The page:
Last Friday, as part of a broader attack on President Obama's "imperial" tendencies, Sen. Ted Cruz (R-Texas) criticized the Justice Department for indicating that it will not prosecute marijuana growers and sellers who comply with state law, provided they are properly regulated. Speaking at a Texas Public Policy Foundation conference in Austin, Cruz said this prosecutorial forbearance illustrates Obama's habit of ignoring the law when obeying it would prevent him from doing what he wants:
A whole lot of folks now are talking about legalizing pot….And you can make arguments on that issue. You can make reasonable arguments on that issue. The president earlier this past year announced the Department of Justice is going to stop prosecuting certain drug crimes. Didn't change the law.
You can go to Congress. You can get a conversation. You could get Democrats and Republicans who would say, "We ought to change our drug policy in some way," and you could have a real conversation. You could have hearings. You could look at the problem. You could discuss commonsense changes that maybe should happen or shouldn't happen. This president didn't do that. He just said, "The laws say one thing"—and mind you, these are criminal laws; these are laws that say if you do X, Y, and Z, you will go to prison. The president announced, "No, you won't."
Contrary to the Raw Story headline, Cruz said nothing about "locking up marijuana users in Colorado." The federal government generally avoids penny-ante pot cases, and it has never made busting cannabis consumers a priority. Almost all such arrests are made by local police. But that very fact suggests something is wrong with Cruz's argument. Since possessing any amount of marijuana is prohibited by the Controlled Substances Act, did Obama's predecessors forsake their duty to uphold the law by focusing on big pot cases? Or were they exercising appropriate discretion in deciding how best to allocate federal law enforcement resources?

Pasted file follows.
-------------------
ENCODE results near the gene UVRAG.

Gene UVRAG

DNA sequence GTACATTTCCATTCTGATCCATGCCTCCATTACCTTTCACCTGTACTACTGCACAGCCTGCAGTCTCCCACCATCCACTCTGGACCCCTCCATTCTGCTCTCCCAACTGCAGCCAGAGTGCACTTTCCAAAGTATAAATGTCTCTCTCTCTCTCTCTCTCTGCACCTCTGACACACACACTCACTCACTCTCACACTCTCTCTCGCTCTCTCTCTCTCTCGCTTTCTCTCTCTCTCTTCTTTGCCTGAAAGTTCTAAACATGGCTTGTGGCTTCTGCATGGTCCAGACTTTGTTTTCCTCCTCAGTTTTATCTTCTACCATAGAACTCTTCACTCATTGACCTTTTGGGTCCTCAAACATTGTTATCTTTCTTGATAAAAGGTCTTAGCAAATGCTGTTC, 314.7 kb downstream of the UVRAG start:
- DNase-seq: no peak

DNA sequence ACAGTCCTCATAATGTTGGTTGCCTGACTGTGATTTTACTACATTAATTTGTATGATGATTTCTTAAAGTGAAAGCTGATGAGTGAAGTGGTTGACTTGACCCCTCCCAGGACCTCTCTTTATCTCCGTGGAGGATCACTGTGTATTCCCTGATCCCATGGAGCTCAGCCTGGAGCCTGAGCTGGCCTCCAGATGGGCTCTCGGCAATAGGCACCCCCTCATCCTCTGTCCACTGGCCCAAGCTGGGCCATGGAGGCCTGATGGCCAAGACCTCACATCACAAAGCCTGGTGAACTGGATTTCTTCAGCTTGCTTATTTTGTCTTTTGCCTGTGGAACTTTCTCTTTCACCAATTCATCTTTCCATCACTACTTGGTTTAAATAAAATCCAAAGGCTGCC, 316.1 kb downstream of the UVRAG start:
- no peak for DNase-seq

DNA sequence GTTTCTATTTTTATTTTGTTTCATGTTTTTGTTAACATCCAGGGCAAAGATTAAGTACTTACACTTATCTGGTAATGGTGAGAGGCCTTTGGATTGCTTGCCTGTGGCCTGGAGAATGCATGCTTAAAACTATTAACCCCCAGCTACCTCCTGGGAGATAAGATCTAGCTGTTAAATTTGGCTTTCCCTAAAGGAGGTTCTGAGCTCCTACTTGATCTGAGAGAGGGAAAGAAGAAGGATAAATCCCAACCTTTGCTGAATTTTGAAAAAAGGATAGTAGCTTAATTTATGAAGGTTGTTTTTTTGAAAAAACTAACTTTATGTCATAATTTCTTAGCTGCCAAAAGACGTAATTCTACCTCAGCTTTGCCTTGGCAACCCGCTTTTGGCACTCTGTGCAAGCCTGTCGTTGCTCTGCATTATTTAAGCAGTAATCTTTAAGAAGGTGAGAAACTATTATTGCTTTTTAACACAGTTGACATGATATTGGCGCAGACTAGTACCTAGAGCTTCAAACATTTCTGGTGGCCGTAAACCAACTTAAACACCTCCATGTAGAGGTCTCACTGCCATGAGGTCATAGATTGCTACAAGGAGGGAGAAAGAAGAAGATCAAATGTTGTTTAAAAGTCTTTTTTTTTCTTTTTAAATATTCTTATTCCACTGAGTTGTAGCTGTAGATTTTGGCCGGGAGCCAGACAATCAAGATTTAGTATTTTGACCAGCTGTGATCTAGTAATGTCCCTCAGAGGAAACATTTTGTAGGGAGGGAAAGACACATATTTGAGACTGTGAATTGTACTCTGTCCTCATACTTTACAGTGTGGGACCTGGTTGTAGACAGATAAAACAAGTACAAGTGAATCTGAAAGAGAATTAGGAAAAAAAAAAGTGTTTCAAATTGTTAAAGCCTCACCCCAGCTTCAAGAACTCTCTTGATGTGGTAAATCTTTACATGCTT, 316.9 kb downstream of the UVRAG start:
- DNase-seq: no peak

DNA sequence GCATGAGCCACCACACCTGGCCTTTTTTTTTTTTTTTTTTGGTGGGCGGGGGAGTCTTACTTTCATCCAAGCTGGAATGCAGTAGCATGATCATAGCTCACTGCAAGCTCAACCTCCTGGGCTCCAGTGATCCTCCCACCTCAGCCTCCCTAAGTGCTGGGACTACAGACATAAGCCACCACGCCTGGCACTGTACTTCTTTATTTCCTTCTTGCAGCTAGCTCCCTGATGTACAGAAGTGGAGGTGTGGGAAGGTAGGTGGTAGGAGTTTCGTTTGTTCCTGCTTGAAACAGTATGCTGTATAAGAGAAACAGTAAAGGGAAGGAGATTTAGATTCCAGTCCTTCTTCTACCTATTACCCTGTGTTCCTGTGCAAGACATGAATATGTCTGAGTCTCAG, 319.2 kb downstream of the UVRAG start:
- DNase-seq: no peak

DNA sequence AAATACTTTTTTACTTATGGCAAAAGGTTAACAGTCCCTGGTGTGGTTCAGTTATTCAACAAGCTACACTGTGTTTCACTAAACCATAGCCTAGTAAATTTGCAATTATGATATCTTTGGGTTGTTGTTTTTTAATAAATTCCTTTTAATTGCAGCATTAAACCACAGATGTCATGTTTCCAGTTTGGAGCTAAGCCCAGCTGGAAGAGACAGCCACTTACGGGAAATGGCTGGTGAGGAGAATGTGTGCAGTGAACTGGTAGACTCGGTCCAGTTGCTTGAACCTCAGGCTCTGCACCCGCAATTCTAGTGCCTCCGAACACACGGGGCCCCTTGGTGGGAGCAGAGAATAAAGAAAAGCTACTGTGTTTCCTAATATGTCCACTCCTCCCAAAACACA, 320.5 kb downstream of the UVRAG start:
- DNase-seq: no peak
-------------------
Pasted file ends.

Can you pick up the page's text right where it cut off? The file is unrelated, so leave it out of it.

That is precisely what the Justice Department claims to be doing in connection with states that have legalized marijuana for medical or general use. In his August 29 memo outlining the policy, Deputy Attorney General James Cole said it is all about "using [the department's] limited investigative and prosecutorial resources to address the most significant threats in the most effective, consistent, and rational way." With that goal in mind, Cole said, U.S. attorneys should focus on cases that implicate "certain enforcement priorities," including preventing marijuana consumption by minors, diversion to to the interstate market, and drugged driving or "the exacerbation of other adverse public health consequences associated with marijuana use."
Contrary to Cruz's implication, the memo offers no guarantees. Federal prosecutors can decide to crack down on state-legal marijuana producers and retailers at any time for one of the reasons Cole mentions or for other reasons they make up on the fly. The memo closes with a warning that "nothing herein precludes investigation or prosecution, even in the absence of any one of the factors listed above, in particular circumstances where investigation and prosecution otherwise serves an important federal interest."
Cruz therefore is wrong to suggest that the administration has declared the Controlled Substances Act inoperative in states that have legalized marijuana. Nor does the policy described in the Cole memo violate that statute, which has never been enforced against every violator. In that respect Obama's grudging tolerance of marijuana legalization differs from, say, his decision to ignore certain provisions of the health care law he championed when they became inconvenient—another, more apposite example of lawless presidential action cited by Cruz.
Speaking of Obamacare, it is rather strange to see one of its leading opponents argue that the president should seek to scuttle marijuana legalization in Colorado and Washington. The main constitutional problem with the Patient Protection and Affordable Care Act is that it exceeds the federal government's authority under the Commerce Clause (an issue the Supreme Court dodged by implausibly treating the penalty for failing to obtain government-approved medical coverage as a tax). The same is true of the federal ban on marijuana, at least insofar as it purports to criminalize intrastate activity. In fact, the 2005 Supreme Court decision upholding enforcement of federal marijuana prohibition against patients in states that allow medical use is widely seen as the most extreme example of stretching the Commerce Clause beyond recognition to accommodate every congressional whim. "If Congress can regulate this under the Commerce Clause," Justice Clarence Thomas observed in that case, "then it can regulate virtually anything—and the Federal Government is no longer one of limited and enumerated powers." Yet here is Cruz, an avowed constitutionalist and federalist, demanding that Obama impose marijuana prohibition on states that have opted out of it, based on an absurdly broad reading of the power to regulate interstate commerce.